A man from Blackburn has shared his diabetes journey after joining a mental health programme hosted by Blackburn Rovers.

Paul Kennedy is a participant on the award-winning Men in Sheds programme at Blackburn Rovers Community Trust, and he has been living with type two diabetes for more than five years.

While the diagnosis was difficult to come to terms with it helped Paul, who is an alcoholic, to stop drinking.

“I found it very difficult when I was diagnosed,” Paul said.

“I didn’t know I had diabetes and the only indication I had was that when I used to drink alcohol, as I was an alcoholic, my intolerance went sky high.

“I noticed I would have a couple of drinks and fall straight asleep. It would come across as if I was drunk but I was at the pre-diabetic stage.

“I had given up alcohol six months before my diagnosis in January 2018. It meant I had no choice but to carry on being sober and that is the only positive out of all of this, as it helped me stop drinking."

Paul wanted to help raise awareness of diabetes and highlight some symptoms of the condition.

As opposed to type-one diabetes - which has no known cause - type two diabetes is often associated with obesity, inactivity, and a poor diet, and can be reversed by leading a healthy lifestyle.

He said: “I manage my diabetes through medication but I have tried to cut down on certain foods, but I have found this very difficult.

“I do like crisps, chocolate and biscuits for example, and I am trying to improve the amount of exercise I am doing.

“I do think there needs to be more education about diabetes to help people notice if they are living at the pre-diabetic stage without even realising.

“More education is needed about food preparation and how to look out for the signs for example.

“I did a very good course called DESMOND that helped me with my diet and raising awareness for foods that are complex carbohydrates.

“I have the support of the Men in Sheds group and we do light exercise and it gets us all out. I can’t speak highly enough about the programme and Blackburn Rovers Community Trust, they do fantastic work.”

Ilyas Patel, who manages the Men in Sheds programme at Blackburn Rovers Community Trust, said: “The beauty about the Men in Sheds programme is that as well as helping with mental well-being it helps participants their physical well-being too. 

“Through gardening, for example, participants are constantly on their feet, walking, lifting and moving things around which is very important.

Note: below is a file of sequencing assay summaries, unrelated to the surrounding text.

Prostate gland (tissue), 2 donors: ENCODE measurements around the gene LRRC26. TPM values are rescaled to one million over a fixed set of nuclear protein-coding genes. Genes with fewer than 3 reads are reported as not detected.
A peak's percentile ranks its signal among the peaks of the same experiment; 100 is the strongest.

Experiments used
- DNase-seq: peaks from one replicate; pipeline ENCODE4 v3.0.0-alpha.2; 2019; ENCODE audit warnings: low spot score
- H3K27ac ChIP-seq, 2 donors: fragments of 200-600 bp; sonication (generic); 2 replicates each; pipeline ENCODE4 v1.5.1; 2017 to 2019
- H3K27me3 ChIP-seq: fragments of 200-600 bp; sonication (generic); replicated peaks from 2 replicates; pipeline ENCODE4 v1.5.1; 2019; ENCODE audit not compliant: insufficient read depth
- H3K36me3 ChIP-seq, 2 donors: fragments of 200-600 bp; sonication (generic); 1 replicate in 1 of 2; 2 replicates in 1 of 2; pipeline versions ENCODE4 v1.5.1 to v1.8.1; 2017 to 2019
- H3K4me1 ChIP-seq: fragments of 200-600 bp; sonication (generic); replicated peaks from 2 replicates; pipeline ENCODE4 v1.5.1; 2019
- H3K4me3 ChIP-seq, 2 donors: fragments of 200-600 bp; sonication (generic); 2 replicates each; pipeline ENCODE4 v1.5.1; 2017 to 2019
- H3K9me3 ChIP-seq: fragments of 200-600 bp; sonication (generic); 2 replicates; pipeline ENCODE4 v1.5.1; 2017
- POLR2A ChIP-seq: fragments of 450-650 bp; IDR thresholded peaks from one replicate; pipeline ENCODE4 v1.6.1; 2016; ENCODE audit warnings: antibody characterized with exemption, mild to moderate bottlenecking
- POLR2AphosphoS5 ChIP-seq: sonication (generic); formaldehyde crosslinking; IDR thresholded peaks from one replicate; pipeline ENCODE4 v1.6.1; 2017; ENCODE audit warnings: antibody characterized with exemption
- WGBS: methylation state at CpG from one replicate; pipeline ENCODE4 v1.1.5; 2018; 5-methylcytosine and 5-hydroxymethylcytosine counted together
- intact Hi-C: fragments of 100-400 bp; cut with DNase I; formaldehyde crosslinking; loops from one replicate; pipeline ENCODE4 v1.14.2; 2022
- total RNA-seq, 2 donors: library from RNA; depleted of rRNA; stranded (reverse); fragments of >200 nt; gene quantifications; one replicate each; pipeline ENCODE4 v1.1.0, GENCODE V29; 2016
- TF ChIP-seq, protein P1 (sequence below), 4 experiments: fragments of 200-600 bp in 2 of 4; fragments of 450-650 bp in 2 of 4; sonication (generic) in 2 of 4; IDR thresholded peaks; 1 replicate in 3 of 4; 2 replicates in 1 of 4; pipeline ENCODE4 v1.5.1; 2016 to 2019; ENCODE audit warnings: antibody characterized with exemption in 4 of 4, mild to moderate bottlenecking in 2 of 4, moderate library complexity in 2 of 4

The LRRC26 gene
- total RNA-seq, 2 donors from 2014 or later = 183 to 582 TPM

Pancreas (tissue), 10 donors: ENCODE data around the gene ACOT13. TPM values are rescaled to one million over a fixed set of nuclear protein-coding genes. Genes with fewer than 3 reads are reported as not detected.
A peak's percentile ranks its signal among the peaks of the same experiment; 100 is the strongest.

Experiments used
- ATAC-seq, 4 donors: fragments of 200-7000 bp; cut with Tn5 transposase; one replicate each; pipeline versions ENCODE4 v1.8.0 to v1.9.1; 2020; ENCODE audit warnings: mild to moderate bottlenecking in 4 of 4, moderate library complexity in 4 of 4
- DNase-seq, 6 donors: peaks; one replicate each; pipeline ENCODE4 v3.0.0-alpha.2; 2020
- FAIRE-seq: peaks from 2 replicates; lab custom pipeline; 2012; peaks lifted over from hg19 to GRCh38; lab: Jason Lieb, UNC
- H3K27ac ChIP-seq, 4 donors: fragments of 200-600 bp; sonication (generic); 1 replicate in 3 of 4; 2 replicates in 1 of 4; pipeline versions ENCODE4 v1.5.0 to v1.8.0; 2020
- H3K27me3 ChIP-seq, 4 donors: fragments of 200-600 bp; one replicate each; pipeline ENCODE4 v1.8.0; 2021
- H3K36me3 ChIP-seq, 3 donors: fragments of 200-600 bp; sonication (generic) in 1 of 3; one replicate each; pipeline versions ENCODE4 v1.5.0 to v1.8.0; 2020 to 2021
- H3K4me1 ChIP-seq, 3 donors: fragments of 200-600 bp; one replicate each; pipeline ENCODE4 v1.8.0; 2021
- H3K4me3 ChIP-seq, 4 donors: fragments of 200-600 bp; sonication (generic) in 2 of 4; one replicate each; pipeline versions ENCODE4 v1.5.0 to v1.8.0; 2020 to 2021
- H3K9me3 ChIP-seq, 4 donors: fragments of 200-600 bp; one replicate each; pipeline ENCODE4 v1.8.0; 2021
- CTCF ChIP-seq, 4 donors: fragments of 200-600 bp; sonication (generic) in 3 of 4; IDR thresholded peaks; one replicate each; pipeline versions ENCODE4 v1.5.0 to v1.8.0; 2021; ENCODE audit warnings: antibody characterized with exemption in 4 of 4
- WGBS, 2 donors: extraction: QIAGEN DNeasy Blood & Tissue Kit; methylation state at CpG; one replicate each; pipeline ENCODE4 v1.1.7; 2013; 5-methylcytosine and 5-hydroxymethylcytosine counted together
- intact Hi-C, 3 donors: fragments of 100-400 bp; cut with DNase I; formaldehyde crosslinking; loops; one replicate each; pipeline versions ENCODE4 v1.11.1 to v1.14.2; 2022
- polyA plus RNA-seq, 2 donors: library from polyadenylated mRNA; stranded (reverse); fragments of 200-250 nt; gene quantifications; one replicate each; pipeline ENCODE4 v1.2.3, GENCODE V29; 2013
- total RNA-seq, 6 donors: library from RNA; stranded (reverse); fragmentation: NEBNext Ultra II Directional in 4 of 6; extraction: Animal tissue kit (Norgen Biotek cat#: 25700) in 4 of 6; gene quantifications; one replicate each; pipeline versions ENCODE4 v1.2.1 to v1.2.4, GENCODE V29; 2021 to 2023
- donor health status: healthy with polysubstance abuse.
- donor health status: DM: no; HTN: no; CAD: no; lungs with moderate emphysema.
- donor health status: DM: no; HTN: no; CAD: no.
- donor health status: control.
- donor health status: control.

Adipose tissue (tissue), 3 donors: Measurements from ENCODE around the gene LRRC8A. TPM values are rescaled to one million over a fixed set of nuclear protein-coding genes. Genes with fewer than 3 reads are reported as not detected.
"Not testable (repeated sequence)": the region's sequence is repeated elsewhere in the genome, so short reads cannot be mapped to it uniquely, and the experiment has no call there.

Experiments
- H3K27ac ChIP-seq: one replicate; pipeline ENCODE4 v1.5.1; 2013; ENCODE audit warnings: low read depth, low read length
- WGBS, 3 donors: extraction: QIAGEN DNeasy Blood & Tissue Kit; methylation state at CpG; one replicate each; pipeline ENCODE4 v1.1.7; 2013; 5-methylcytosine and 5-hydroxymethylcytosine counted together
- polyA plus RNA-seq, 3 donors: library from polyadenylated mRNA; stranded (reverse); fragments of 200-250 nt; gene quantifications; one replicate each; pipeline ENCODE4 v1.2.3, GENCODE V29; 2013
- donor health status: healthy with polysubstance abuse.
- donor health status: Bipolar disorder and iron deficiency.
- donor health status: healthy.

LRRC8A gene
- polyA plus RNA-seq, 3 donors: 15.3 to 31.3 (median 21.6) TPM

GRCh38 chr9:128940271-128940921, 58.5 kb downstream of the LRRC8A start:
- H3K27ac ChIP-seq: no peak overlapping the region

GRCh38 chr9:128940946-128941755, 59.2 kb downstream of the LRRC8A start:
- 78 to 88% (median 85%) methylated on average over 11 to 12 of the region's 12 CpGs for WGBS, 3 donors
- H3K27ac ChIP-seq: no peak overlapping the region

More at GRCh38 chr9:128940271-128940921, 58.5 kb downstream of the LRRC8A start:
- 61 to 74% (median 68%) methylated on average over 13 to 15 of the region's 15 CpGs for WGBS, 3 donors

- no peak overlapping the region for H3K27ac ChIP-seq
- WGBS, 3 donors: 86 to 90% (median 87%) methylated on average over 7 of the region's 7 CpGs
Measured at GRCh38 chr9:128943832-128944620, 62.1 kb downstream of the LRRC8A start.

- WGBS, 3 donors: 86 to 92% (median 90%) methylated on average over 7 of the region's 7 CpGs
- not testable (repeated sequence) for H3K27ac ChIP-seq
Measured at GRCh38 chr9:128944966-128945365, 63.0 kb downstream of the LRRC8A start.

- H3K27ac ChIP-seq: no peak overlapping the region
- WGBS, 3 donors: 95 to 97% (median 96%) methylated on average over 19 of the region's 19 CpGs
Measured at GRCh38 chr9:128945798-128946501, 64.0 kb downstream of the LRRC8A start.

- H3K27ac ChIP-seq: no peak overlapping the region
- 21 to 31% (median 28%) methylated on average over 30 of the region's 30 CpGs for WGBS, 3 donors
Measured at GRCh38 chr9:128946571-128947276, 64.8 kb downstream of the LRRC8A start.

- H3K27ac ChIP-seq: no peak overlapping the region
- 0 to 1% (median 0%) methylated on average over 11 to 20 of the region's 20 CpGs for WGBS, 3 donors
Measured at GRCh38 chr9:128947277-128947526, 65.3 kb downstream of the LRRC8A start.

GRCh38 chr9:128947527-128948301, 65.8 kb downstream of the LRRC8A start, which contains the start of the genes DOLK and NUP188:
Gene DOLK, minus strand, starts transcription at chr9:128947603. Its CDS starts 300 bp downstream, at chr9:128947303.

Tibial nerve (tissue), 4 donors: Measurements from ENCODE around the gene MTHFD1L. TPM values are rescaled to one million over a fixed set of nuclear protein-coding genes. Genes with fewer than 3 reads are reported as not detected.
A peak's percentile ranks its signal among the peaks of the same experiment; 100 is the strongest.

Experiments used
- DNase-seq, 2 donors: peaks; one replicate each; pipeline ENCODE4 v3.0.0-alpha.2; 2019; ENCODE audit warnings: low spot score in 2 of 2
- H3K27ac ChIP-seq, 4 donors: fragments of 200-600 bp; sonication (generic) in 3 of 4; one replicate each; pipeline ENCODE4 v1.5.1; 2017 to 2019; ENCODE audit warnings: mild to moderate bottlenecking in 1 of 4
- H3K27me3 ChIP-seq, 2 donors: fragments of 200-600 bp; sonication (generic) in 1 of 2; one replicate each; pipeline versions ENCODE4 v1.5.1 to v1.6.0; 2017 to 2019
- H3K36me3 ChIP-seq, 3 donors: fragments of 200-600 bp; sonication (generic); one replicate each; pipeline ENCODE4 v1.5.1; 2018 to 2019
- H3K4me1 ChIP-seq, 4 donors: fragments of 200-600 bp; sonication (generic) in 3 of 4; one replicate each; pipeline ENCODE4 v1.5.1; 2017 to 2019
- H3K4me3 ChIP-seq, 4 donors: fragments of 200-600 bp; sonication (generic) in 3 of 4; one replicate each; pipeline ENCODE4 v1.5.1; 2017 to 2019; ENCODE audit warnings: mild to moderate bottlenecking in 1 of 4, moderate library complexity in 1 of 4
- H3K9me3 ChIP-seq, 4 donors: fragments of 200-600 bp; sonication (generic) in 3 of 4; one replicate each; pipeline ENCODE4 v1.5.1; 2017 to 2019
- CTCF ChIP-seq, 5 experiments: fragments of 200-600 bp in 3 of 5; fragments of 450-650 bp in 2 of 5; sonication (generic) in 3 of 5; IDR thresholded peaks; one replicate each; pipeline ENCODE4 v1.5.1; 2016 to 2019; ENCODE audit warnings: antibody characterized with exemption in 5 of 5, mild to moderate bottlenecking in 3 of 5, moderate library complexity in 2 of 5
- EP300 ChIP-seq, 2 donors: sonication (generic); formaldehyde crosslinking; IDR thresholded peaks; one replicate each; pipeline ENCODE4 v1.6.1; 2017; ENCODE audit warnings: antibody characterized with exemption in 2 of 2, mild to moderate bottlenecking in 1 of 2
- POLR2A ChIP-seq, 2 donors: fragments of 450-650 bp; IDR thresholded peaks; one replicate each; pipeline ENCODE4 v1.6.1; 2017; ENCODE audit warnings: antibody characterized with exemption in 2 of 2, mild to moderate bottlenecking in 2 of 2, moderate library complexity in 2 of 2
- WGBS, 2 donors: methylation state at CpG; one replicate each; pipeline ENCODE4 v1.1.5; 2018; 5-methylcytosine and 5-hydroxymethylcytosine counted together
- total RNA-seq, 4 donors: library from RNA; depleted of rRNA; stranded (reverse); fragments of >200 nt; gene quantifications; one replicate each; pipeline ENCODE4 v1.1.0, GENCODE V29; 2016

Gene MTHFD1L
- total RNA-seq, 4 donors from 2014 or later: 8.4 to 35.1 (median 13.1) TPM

“As a group we have done group walks around Ewood Park and for the past few years participated in the Suicide Prevention walks which have been organised by the council.

“On our recent residential to Belfast, as a group over three days, we did approximately 70,000 steps.”

Ilyas reserved praise for Paul for telling his story and how he is living with type two diabetes to help others.

He said: “Paul has been an active member of the Men in Sheds group for more than three years now. He is one of the most dedicated people that I know.

“He is always one of the first people to arrive on a Thursday morning and one of the last to leave. Paul has had many struggles but one thing about Paul is that he is a fighter.

“Paul has been very open from the start about his mental health and struggles with the group and because of this has had fantastic support from the group.

“When I first met Paul, he was willing to help with gardening but was struggling with his social skills.

"Whilst he has been with us, he has completed the community ambassadors programme, taken part in our fit fans programme, has attended community events with me and taken part in workshops.

“Paul has recently started volunteering at DARE which has been fabulous to see as this is something I would not have envisaged in the early days. Paul is a credit to the Men in Sheds team and is loved and respected by everyone.”

Symptoms of type two diabetes, according to the NHS

  • Urinating more than usual, particularly at night
  • feeling thirsty all the time
  • feeling very tired
  • losing weight without trying to
  • itching around your penis or vagina, or repeatedly getting thrush
  • cuts or wounds taking longer to heal
  • blurred vision